We’re all familiar with the three main parts of a healthy lifestyle: eat fresh, exercise often and sleep well. There could, however, be a forth element to this health trio that is both effective and enjoyable: drink beer.
“Beer is all natural and fresh. It’s not just a party drink anymore,” said Jason Fitzpatrick, a bartender at the Tappo Restaurant in downtown Buffalo.
Until recently, the common conception of beer has been that it makes you fat and unhealthy. But recent studies have shown that, when consumed in moderation, beer potentially has many health benefits.

For instance, beer may promote good cardiovascular health. In a study conducted by Emory University in Atlanta, elderly men and women who consumed at least 1.5 drinks daily had up to 50 percent less of a risk of suffering from heart failure.

History has also revealed the benefits of alcohol consumption. France, the country with the highest per-capita alcohol consumption, also has one of the lowest rates of coronary heart disease mortality worldwide.

The ingredients of beer have proven to be full of potent antioxidants. At the annual international conference ‘Beer and Nutrition,’ hosted by the University of Copenhagen in Denmark, scientists concluded that hops contain a number of nutrients that appear to prevent a variety of diseases. These include Alzheimer’s disease, obesity , and depression.

But before you celebrate this proven health trend with a few pints, keep in mind that anything above moderation can be harmful.

Carol DeNysschen, an associate professor of nutrition at SUNY Buffalo State, warns that if drinking in excess, the risks of beer can well outweigh the benefits.

“Beer has health benefits on lowering blood pressure (potentially) with one can,” said DeNysschen, “but other than that, it has alcohol (empty calories), it is a diuretic, it can impair one's judgment in making wise food decisions and is often abused.”
According to scientists and nutritionists such as DeNysschen, to see any benefits from beer the consumer must drink in moderation. This is about one to three glasses a day with a healthy meal to help absorb alcohol. This intake must also be consistent, meaning that the consumption is spread evenly throughout the week.

Also, these effects have only been studied in men and women over the ages of 30. Scientists indicate that drinking beer for any benefits is only advisable at a later age, when the risk of cardiovascular disease, diabetes and high blood pressure increase naturally.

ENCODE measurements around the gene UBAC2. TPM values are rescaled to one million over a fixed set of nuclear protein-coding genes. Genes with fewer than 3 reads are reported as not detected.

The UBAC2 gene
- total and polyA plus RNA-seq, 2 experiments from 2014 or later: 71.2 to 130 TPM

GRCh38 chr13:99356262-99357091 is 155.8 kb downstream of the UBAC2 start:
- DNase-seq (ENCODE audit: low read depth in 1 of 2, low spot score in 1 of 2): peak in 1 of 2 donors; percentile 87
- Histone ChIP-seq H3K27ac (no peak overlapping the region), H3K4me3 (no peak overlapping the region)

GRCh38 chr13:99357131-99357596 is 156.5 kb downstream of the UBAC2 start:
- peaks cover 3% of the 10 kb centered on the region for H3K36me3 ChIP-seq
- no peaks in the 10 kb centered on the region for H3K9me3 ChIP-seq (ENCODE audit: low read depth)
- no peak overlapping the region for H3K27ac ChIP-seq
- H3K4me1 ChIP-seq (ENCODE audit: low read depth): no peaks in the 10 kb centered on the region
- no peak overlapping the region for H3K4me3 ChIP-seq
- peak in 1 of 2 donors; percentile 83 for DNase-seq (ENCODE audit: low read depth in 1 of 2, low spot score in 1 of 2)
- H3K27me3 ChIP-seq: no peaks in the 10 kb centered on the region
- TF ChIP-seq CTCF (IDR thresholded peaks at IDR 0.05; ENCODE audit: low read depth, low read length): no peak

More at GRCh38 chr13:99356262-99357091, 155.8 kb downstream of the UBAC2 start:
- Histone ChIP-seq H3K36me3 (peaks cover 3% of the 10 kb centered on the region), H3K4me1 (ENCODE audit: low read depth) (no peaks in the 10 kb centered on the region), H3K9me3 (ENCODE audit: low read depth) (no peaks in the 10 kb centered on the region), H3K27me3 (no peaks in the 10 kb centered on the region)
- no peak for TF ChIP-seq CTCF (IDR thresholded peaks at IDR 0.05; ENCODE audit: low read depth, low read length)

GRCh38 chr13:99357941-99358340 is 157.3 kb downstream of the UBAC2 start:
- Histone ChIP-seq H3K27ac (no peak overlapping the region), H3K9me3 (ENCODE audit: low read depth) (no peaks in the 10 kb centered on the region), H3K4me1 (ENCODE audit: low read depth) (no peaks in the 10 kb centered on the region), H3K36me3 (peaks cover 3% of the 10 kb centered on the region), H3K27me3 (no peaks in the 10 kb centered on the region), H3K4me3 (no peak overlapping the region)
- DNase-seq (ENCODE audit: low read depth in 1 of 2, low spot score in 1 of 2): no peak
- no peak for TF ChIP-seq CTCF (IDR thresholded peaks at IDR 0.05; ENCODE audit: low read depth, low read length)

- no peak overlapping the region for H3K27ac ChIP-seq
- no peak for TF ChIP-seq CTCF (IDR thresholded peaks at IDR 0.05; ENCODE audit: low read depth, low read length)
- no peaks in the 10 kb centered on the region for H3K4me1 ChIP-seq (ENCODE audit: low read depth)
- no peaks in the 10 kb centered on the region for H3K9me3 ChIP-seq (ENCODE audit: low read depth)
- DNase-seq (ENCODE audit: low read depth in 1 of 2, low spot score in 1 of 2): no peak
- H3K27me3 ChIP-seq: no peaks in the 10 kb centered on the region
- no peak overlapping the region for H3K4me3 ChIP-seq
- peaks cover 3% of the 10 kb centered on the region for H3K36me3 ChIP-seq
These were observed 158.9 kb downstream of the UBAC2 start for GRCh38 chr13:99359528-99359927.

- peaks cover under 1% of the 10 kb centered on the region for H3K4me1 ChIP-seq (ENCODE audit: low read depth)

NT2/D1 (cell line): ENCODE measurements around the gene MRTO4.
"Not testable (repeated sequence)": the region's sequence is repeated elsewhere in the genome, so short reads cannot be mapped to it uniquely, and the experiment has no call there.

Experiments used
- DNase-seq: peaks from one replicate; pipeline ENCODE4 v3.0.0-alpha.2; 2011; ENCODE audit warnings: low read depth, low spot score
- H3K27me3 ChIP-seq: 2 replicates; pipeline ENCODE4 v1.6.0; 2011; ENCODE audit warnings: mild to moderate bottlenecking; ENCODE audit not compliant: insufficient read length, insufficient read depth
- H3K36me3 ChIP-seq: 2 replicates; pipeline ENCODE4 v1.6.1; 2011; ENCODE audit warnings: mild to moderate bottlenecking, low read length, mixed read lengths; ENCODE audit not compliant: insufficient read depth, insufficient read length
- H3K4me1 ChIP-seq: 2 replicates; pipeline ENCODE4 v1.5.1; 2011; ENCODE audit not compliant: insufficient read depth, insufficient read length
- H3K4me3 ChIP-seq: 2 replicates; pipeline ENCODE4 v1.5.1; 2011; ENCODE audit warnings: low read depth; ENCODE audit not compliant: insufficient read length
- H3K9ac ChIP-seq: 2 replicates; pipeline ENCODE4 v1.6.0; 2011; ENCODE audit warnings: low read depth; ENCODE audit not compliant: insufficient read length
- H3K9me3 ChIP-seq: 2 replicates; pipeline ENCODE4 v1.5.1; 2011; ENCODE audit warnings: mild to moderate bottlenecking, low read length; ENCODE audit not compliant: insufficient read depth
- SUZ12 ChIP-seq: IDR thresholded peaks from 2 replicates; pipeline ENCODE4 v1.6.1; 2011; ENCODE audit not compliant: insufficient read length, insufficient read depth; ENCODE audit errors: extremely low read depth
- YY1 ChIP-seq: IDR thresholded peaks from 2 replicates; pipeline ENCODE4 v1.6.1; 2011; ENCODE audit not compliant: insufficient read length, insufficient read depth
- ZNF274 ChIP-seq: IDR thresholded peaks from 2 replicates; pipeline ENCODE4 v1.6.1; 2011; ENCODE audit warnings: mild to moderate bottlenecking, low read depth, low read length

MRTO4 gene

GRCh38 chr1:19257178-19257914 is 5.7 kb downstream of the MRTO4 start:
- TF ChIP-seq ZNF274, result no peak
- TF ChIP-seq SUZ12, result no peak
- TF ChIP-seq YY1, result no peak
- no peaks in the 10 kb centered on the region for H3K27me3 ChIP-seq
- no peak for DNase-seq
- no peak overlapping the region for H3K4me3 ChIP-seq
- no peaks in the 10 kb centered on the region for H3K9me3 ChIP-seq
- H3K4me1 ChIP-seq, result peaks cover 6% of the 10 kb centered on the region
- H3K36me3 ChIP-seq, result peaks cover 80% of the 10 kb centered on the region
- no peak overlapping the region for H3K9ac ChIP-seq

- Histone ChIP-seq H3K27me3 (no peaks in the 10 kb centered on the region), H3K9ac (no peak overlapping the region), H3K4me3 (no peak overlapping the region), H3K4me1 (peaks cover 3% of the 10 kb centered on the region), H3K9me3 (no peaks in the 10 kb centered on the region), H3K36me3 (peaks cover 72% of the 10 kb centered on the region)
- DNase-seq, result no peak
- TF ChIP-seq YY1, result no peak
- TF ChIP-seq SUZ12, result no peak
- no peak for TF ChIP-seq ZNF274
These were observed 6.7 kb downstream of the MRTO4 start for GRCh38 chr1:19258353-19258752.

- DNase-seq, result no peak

So yes, drinking beer under some circumstances is beneficial to your health. Is it the secret holy grail of healthy living tips? No, but as long you drink in moderation and enjoy responsibly, beer can be another method to maintain a healthy lifestyle and truly give meaning to the classic toast: “to your health.”

Wednesday, October 30, 2013

Food & beer: A recipe for delicious

There’s a special moment that occurs when taking the first bite of food at a restaurant. Immediately your taste buds organize a collection of flavors to create a single, mouth-watering experience that is unique and satisfying in every way.

But after a few more bites, the sensation begins to lose its potency. The flavors your mouth once enjoyed are now taken for granted, so you reach for your beer to fill the void. Then the sensation returns, and with vengeance.

Good beer doesn't just go well with food; it enhances it. Finding the right brew to pair with food isn't always easy though. With thousands of craft breweries in the U.S. producing hundreds of beer varieties, it can be tricky finding the right one to compliment your meal.

“People discovering what they like to eat and what they like to drink is unique,” said Tammy DeLong, a bartender at the Pearl Street Grill & Brewery.
“Pearl Street” is unique because it offers both in house-made food and beer. This puts bartenders like DeLong at an advantage, making beer pairing a sixth sense for employees.
“Anytime you work with food and alcohol, you take in more options,” said DeLong. “You get a greater knowledge of both.”
To find good pairs, DeLong recommends that you trust your senses and decide what flavors make up your beer. Smell, look, and taste are all key components in this step of the beer pairing process.

Next, decide what flavors from your brew complement flavors from similar foods. Maria, a waitress at Pearl Street, said pairing a beer and food can be much like a tight rope balancing act.

“The two need to be equal,” said Maria, “otherwise one will overpower the other.”
If you allow one to dominate the other, many of the subtle flavors from the lesser will diminish, which could potentially ruin a great meal.

Lastly, DeLong believes that you must take risks. Many of the best beer pairs were created by breaking the rules, so you need to be adventurous when creating good combinations.

“I always ask people what they like to drink; then you can’t go wrong,” DeLong said.
Below are some of DeLong’s personal pairing recommendations to give you an idea of a few beers that compliment certain foods. She warned, however, that these tastes are unique to her own palate and should only be used as guidelines when searching for pairs of your own:
  • Blueberry Blonde Ale with Buffalo hot wings.
  • Pearl Street’s “Trainwreck” German Amber Ale with any burger.
  • Pearl Street’s “Lighthouse Premium,” a Blonde Ale, with any sauce-dense pasta.